7 Reasons Why Becoming a Partner at a Medical Practice is Overrated

Overrated.001Most grads I’ve interviewed, are interested in learning how the partnership works in our medical practice. I’ve always thought this was a crazy question; especially during the initial stages of getting to know the people and the practice.

This is the equivalent of asking a girl on a first date:  “How long do we have to date before I can become your husband?”

Crazy, right? Anyway, regardless of how crazy it sounds to me, young physicians are very interested in this topic. So I wanted to give you a little behind the scenes of what it means to become a partner at a medical practice.

1 – There isn’t a pot of gold at the end of the rainbow

Most young physicians want to become a partner for the money. The assumption is that once you become partner, rivers of cash will flow into your bank account. The truth is, there is NOT a pot of gold. Most pediatric practices are poorly managed. Moreover, in primary care, you are only as rich as the amount of (cough, private, cough) patients you see in day. Many pediatricians do make a very good living, but not by merely becoming a partner; but rather as a result of their understanding of the business.

 2 – Partnership does not give you control automatically

Becoming a partner may give you some control, but more often than not, it is an illusion. Despite what the senior partner has told you, you’re a young, unproven whipper-snapper. And most senior partner(s) are hard-headed. They’ve managed their practice their way for 30-years. Relinquishing control is not going to happen just like that.

3 – You will have to assume administrative duties

Once you become partner, you will mostly likely volunteer (because nobody else raised their hands when they asked who wanted to take care of this…) to manage some aspect of the practice (i.e. practice management, IT, operations, human resources or all of the above). As a result, you will not be as financially productive as your peers. Thus be prepared to justify your administrative duties as it translate to revenue for the practice.  Be prepared to put in more un-paid hours.

4 – As a partner, you’ll now get paid after all the employees have been paid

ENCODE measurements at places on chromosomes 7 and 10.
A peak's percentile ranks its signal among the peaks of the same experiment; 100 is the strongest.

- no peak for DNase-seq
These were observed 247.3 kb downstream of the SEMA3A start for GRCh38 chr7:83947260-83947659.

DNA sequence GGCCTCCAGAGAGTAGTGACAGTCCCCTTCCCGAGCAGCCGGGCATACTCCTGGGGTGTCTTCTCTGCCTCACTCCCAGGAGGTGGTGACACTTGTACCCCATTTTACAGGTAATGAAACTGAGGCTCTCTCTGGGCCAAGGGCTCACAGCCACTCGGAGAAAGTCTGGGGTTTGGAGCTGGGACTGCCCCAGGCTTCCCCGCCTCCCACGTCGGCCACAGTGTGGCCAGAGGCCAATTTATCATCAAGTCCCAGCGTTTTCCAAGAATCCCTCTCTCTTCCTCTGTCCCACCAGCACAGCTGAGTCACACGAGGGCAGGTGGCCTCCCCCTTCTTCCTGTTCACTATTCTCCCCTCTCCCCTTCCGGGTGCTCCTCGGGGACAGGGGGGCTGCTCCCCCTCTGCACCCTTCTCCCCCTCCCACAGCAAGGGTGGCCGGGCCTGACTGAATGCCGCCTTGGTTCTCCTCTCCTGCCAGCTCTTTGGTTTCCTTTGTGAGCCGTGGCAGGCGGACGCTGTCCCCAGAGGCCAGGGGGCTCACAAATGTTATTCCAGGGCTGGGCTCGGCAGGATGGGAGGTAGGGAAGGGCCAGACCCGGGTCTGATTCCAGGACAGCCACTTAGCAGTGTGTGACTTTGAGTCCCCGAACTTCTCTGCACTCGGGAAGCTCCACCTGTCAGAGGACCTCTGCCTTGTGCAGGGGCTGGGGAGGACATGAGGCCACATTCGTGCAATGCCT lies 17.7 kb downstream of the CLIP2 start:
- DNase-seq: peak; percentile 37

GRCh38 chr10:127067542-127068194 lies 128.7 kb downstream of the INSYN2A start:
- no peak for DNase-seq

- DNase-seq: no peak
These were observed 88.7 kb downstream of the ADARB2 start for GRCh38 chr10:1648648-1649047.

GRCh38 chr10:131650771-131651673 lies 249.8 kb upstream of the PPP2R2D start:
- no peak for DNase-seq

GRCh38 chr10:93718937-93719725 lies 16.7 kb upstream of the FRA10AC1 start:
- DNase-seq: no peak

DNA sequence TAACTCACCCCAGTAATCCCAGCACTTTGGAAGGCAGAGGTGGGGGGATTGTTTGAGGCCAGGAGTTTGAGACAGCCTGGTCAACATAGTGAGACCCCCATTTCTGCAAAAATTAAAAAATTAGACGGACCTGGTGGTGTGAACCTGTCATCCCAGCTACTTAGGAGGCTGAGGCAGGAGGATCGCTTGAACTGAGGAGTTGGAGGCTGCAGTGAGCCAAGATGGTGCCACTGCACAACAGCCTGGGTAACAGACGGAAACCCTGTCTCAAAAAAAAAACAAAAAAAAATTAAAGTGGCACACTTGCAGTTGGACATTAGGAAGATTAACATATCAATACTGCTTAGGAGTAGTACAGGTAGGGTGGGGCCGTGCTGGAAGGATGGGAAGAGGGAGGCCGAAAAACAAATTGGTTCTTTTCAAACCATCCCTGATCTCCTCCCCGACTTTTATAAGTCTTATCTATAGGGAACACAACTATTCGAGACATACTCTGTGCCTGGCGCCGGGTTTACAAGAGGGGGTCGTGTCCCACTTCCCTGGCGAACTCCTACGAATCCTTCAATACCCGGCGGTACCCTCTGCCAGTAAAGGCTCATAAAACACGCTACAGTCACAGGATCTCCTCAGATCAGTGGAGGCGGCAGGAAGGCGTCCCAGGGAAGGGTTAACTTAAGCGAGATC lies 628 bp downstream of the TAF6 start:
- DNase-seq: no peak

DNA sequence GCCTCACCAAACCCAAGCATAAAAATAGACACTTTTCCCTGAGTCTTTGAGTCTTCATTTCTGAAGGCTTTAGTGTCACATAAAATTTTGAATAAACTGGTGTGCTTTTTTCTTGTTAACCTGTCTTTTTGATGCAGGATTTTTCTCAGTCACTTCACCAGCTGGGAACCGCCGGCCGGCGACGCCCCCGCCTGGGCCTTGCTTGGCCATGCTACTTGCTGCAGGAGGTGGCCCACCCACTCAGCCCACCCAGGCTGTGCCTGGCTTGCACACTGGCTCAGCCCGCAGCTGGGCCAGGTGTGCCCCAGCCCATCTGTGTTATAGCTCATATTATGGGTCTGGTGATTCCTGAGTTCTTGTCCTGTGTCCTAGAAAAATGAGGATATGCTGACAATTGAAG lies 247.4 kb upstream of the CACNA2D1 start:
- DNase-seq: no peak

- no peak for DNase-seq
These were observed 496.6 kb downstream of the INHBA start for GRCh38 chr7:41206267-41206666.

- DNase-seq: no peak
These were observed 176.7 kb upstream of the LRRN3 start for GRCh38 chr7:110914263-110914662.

As a partner, you get paid after all the expenses and the employees get paid. So when cash flow gets low, or payers delay payments or unforeseen expenses come along, partners are the first to suspend their pay so that the business can continue running.

5 – Your name goes on all the loans and lines of credit

May I be candid? Partners don’t want more partners because that means they have to split the pot one more time. So the upside of adding another partner comes down to diversification of risk. Let’s say the practice has $500,000 line of credit and four partners. Each partner is responsible for $125,000. With a 5-partner, each is only financially responsible for $100,000.

6 – You assume risk for the business

As an employee, if the business goes bankrupt, you’re out of a job. But as a partner, you assume all the practice liabilities with the rest of the partners. All of the sudden your home, properties etc. are in jeopardy if they were put up as collateral. Or if your name is on the lease, or mortgage, you will have a hard time applying for another loan until the liabilities are settled to the bank’s satisfaction.

If all partners are outstanding and responsible people, then the matter should be resolved without a problem. But if they aren’t….

7 – Getting out will cost you more than it took to get in

Breaking a partnership can be as bad or worse than a divorce. Dividing assets, employees, accounts receivables, leases, locations, buildings, computers, equipments, furniture… the list goes on.  And to make matters worse, you’ll have to resolve these issues with people you dislike.

When one gets in to a partnership, one hardly ever thinks about the breakup. The truth is, consensus is virtually non-existence, progress moves at glacier speed and most often than not, you walk out with far more resentment than anything else.